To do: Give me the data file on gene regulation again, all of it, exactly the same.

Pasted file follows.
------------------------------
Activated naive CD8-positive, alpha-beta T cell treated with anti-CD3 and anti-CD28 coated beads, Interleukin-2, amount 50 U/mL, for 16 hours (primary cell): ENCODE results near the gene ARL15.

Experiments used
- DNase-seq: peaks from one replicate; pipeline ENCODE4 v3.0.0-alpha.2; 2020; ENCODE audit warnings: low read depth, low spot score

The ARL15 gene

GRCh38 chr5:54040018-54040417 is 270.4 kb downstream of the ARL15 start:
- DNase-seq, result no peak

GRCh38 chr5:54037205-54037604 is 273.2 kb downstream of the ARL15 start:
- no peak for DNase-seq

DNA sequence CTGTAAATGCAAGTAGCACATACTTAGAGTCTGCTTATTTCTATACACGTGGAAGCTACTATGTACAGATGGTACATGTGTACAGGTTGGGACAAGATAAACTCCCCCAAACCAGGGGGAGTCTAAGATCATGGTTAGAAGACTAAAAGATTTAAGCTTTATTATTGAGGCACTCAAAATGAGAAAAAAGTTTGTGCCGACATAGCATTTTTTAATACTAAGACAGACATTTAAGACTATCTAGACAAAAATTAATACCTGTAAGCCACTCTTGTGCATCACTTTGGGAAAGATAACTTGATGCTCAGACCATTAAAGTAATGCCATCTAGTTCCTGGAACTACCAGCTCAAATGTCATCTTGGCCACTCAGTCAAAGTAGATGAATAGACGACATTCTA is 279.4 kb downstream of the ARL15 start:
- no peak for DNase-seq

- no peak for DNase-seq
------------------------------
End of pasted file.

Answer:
Activated naive CD8-positive, alpha-beta T cell treated with anti-CD3 and anti-CD28 coated beads, Interleukin-2, amount 50 U/mL, for 16 hours (primary cell): ENCODE results near the gene ARL15.

Experiments used
- DNase-seq: peaks from one replicate; pipeline ENCODE4 v3.0.0-alpha.2; 2020; ENCODE audit warnings: low read depth, low spot score

The ARL15 gene

GRCh38 chr5:54040018-54040417 is 270.4 kb downstream of the ARL15 start:
- DNase-seq, result no peak

GRCh38 chr5:54037205-54037604 is 273.2 kb downstream of the ARL15 start:
- no peak for DNase-seq

DNA sequence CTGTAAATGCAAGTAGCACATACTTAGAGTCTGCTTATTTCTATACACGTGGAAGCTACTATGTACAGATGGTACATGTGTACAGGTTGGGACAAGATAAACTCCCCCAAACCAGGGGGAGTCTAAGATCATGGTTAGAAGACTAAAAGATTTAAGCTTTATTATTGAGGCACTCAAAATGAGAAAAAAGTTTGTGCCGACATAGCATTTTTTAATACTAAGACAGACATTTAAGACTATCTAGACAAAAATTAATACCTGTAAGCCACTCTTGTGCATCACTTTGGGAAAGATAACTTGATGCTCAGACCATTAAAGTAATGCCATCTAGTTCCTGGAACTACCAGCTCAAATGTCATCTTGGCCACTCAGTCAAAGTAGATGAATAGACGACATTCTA is 279.4 kb downstream of the ARL15 start:
- no peak for DNase-seq

- no peak for DNase-seq